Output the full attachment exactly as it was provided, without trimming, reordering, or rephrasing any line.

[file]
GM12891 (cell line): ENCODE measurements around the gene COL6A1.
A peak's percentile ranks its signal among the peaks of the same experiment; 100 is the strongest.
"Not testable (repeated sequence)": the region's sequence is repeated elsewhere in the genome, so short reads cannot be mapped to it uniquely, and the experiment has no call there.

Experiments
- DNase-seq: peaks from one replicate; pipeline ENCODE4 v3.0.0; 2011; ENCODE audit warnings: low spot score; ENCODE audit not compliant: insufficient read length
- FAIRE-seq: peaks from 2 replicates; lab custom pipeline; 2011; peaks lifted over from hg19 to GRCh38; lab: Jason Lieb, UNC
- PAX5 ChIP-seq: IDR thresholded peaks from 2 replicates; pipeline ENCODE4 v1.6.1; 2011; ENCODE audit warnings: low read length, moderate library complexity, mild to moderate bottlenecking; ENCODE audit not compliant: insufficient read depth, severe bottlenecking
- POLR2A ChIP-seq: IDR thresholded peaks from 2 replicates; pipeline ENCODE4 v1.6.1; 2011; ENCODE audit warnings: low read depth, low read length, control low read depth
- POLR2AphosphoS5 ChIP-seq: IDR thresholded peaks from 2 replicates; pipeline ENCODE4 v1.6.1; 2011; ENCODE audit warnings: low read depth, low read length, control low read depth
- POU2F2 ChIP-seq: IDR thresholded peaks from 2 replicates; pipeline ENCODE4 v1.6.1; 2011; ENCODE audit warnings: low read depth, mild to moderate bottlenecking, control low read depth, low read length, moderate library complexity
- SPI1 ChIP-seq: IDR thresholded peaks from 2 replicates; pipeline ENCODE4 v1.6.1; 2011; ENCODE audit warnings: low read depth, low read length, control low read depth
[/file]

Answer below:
GM12891 (cell line): ENCODE measurements around the gene COL6A1.
A peak's percentile ranks its signal among the peaks of the same experiment; 100 is the strongest.
"Not testable (repeated sequence)": the region's sequence is repeated elsewhere in the genome, so short reads cannot be mapped to it uniquely, and the experiment has no call there.

Experiments
- DNase-seq: peaks from one replicate; pipeline ENCODE4 v3.0.0; 2011; ENCODE audit warnings: low spot score; ENCODE audit not compliant: insufficient read length
- FAIRE-seq: peaks from 2 replicates; lab custom pipeline; 2011; peaks lifted over from hg19 to GRCh38; lab: Jason Lieb, UNC
- PAX5 ChIP-seq: IDR thresholded peaks from 2 replicates; pipeline ENCODE4 v1.6.1; 2011; ENCODE audit warnings: low read length, moderate library complexity, mild to moderate bottlenecking; ENCODE audit not compliant: insufficient read depth, severe bottlenecking
- POLR2A ChIP-seq: IDR thresholded peaks from 2 replicates; pipeline ENCODE4 v1.6.1; 2011; ENCODE audit warnings: low read depth, low read length, control low read depth
- POLR2AphosphoS5 ChIP-seq: IDR thresholded peaks from 2 replicates; pipeline ENCODE4 v1.6.1; 2011; ENCODE audit warnings: low read depth, low read length, control low read depth
- POU2F2 ChIP-seq: IDR thresholded peaks from 2 replicates; pipeline ENCODE4 v1.6.1; 2011; ENCODE audit warnings: low read depth, mild to moderate bottlenecking, control low read depth, low read length, moderate library complexity
- SPI1 ChIP-seq: IDR thresholded peaks from 2 replicates; pipeline ENCODE4 v1.6.1; 2011; ENCODE audit warnings: low read depth, low read length, control low read depth